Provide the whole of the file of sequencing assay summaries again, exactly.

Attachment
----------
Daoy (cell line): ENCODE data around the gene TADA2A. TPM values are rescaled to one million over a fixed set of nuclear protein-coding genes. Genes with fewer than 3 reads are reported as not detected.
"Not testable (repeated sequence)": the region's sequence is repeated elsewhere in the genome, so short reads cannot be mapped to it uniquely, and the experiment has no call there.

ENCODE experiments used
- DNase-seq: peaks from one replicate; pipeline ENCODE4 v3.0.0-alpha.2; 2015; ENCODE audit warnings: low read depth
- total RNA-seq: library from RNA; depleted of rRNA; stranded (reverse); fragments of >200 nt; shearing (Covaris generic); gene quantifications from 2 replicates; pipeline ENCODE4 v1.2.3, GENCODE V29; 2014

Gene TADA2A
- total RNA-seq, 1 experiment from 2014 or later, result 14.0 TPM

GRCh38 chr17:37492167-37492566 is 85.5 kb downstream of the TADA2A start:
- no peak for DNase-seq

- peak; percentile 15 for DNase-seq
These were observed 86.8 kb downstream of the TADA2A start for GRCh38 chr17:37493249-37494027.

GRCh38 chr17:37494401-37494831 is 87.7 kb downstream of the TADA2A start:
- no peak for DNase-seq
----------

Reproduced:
Daoy (cell line): ENCODE data around the gene TADA2A. TPM values are rescaled to one million over a fixed set of nuclear protein-coding genes. Genes with fewer than 3 reads are reported as not detected.
"Not testable (repeated sequence)": the region's sequence is repeated elsewhere in the genome, so short reads cannot be mapped to it uniquely, and the experiment has no call there.

ENCODE experiments used
- DNase-seq: peaks from one replicate; pipeline ENCODE4 v3.0.0-alpha.2; 2015; ENCODE audit warnings: low read depth
- total RNA-seq: library from RNA; depleted of rRNA; stranded (reverse); fragments of >200 nt; shearing (Covaris generic); gene quantifications from 2 replicates; pipeline ENCODE4 v1.2.3, GENCODE V29; 2014

Gene TADA2A
- total RNA-seq, 1 experiment from 2014 or later, result 14.0 TPM

GRCh38 chr17:37492167-37492566 is 85.5 kb downstream of the TADA2A start:
- no peak for DNase-seq

- peak; percentile 15 for DNase-seq
These were observed 86.8 kb downstream of the TADA2A start for GRCh38 chr17:37493249-37494027.

GRCh38 chr17:37494401-37494831 is 87.7 kb downstream of the TADA2A start:
- no peak for DNase-seq